In the present project, we propose to compare two phenomena, determinate versus indeterminate root growth, in order to develop novel strategies to control root architecture responses. This exploratory work aims at investigating the gene regulatory network regulating lateral root meristem activation and maintenance in two biological systems and using two experimental strategies. On the one hand, transcriptomic kinetics and inference algorithms will be used to infer the gene regulatory network regulating lateral root meristem activation in Arabidopsis. One the other hand, the transcriptome of indeterminate lateral roots versus determinate cluster roots in white Lupin will be compared in order to identify master genes controlling this meristem property. Crossing these two original approaches should lead to the identification of genes involved in the differential fate of lateral root like organs.
The main objective of this project is to identify new genes controlling the determinate (white Lupin) versus indeterminate (Arabidopsis) nature of root development :
Identification of the gene regulatory network operating during Arabidopsis lateral root meristem
Transcriptome comparison from RNA-Sequencing (RNA-Seq) analysis of a kinetic approach of root development from cluster roots and from lateral roots of the same plants
Comparison of the outputs of the previous approaches
This project is expected to yield :
the predicted topology and dynamics of the gene network operating during lateral root activation in Arabidopsis,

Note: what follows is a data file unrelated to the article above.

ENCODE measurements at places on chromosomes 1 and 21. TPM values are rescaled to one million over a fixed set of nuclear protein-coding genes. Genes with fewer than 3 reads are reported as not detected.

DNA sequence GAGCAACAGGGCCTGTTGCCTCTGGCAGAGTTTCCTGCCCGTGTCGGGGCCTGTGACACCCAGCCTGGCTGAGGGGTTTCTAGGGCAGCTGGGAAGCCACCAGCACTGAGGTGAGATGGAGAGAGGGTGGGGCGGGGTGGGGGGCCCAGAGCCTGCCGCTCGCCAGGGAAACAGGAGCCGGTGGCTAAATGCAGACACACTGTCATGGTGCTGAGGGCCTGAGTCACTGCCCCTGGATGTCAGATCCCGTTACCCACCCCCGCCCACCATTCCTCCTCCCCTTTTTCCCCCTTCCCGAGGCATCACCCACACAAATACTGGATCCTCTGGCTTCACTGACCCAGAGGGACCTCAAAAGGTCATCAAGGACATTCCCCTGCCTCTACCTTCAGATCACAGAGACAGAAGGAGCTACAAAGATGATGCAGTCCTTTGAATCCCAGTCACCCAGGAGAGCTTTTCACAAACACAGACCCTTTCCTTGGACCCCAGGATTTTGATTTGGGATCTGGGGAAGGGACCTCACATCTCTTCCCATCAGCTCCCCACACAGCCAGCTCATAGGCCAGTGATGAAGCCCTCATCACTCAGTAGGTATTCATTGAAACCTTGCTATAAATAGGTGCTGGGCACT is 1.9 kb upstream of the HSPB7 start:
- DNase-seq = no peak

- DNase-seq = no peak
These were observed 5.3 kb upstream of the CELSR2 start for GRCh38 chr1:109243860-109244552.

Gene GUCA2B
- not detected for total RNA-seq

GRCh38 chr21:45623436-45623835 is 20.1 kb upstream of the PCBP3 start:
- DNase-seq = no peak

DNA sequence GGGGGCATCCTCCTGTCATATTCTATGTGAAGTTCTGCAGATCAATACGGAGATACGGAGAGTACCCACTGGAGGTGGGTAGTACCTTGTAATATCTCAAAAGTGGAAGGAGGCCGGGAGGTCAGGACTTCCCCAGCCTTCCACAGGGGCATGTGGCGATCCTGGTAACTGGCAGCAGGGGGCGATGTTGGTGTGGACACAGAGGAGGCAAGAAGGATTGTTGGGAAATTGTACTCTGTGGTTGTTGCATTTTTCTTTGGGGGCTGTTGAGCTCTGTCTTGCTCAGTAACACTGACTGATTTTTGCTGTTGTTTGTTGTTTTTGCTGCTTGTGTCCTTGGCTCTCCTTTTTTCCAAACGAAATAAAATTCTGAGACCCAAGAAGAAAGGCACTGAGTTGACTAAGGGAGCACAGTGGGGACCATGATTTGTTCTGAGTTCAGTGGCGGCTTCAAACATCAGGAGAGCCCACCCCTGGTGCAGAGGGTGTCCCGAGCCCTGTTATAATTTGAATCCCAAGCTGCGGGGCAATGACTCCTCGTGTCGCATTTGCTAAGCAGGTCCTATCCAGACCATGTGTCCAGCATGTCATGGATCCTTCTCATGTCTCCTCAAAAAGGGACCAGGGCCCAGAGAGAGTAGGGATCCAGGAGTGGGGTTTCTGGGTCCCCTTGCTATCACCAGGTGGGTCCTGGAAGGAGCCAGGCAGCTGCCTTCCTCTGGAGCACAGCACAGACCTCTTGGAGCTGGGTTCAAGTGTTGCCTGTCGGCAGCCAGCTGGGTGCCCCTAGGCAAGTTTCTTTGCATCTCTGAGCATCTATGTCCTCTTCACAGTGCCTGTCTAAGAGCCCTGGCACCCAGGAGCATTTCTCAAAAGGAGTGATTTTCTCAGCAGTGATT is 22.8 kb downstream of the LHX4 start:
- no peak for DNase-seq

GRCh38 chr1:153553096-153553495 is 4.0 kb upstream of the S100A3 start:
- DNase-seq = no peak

the production of transcriptomic datasets covering lateral root and cluster root development in the crop model white Lupin,
the identification of candidate genes possibly involved in controlling the determinate or indeterminate root growth behaviour in that species.
This will bring new fundamental knowledge about developmental plasticity and especially, about the adaptation mechanisms of root developmental program to environmental constraints.
It becomes an essential issue to obtain plants with an enhanced nutrient efficiency and able to grow in challenging environments. In this perspective, our project will give clues to plant breeders to optimize root growth in poor soil allowing the exploitation of new soil surfaces. Furthermore comparing the model plant Arabidopsis and the white Lupin crop is also interesting in the plant breeding perspective. White Lupin has exceptional capacities to exploit poor soils and foraging for phosphate. This specificity needs to be studied in order to exploit and develop new strategies for improving plant nutrition in challenging conditions.